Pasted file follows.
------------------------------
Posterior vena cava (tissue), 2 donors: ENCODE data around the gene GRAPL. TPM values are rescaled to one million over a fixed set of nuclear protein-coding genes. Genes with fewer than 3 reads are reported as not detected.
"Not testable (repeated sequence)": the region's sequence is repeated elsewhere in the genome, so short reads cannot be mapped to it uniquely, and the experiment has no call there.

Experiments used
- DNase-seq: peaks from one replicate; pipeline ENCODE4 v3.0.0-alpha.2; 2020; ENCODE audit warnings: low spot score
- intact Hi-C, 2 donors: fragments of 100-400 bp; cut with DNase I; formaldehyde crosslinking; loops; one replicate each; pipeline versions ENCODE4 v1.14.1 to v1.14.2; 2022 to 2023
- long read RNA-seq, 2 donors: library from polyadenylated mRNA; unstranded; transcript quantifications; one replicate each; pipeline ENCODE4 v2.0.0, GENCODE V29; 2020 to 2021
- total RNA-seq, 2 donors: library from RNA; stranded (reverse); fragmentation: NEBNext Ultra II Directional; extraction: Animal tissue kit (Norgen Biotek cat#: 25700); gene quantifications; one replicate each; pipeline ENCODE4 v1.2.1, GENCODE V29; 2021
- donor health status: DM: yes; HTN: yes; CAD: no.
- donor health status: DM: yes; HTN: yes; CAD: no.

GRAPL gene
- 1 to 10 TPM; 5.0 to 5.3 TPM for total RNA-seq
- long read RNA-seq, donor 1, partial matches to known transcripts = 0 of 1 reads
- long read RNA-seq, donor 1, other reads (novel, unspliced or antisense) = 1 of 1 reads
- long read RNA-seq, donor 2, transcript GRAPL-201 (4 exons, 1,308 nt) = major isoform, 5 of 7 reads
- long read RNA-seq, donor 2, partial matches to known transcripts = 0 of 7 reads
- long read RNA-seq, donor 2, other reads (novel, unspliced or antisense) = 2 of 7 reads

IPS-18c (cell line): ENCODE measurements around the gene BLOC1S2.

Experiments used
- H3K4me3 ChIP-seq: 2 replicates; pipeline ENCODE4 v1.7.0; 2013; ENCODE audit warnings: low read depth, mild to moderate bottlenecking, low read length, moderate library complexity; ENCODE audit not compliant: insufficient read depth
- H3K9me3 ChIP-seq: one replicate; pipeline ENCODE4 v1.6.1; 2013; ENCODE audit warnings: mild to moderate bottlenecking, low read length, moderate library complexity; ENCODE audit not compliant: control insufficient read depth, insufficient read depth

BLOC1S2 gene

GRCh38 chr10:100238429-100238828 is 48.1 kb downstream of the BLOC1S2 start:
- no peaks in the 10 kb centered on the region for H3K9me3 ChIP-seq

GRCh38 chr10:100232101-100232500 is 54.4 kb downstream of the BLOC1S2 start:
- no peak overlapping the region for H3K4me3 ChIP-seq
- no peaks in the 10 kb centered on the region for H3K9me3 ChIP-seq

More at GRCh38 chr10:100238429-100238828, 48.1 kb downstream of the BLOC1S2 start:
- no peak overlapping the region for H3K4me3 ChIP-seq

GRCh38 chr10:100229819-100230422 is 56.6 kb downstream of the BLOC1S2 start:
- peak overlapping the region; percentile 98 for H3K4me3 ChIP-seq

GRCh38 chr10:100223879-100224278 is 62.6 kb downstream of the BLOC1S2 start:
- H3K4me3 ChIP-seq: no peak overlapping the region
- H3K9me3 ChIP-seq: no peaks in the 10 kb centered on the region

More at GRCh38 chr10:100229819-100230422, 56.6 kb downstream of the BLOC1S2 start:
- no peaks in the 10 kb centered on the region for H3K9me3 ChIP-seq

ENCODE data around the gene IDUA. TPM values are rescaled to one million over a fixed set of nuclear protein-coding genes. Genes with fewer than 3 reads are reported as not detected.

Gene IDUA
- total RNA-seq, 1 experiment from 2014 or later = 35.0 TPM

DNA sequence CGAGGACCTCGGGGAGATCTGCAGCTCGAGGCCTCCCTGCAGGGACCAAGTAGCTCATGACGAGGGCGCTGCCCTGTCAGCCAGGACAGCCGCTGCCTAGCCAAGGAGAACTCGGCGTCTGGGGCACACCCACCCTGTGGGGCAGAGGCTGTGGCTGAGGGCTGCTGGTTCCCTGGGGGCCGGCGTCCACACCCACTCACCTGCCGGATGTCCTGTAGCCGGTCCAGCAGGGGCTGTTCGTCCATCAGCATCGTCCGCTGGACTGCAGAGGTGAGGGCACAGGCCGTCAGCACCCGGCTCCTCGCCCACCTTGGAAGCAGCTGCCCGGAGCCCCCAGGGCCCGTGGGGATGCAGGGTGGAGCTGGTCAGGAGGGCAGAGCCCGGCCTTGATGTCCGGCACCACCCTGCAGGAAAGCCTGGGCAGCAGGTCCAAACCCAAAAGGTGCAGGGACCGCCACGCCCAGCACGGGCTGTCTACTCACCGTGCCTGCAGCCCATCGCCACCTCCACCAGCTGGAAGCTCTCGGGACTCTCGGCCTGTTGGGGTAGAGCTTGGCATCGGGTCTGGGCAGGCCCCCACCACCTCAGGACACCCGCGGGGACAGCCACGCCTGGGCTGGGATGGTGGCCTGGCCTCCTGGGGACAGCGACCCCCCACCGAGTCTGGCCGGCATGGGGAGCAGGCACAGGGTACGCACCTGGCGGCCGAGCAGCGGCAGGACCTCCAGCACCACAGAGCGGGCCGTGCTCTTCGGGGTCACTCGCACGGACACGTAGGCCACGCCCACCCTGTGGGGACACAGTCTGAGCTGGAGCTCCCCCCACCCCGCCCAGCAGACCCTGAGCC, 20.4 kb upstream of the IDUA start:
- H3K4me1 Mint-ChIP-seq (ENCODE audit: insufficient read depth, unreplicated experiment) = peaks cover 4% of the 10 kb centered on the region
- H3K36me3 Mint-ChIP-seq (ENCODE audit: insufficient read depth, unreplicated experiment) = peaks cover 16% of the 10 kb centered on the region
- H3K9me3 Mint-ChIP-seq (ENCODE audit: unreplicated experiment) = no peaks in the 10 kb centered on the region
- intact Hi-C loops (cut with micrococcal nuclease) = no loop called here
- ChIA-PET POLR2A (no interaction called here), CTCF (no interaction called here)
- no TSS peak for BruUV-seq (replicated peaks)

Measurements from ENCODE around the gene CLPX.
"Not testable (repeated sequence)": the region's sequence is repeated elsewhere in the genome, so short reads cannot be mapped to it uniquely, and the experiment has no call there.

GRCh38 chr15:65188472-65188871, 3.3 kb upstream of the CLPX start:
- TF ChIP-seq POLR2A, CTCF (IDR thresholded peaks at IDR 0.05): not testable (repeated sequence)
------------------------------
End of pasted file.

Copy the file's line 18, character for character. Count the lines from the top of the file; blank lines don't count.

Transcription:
Experiments used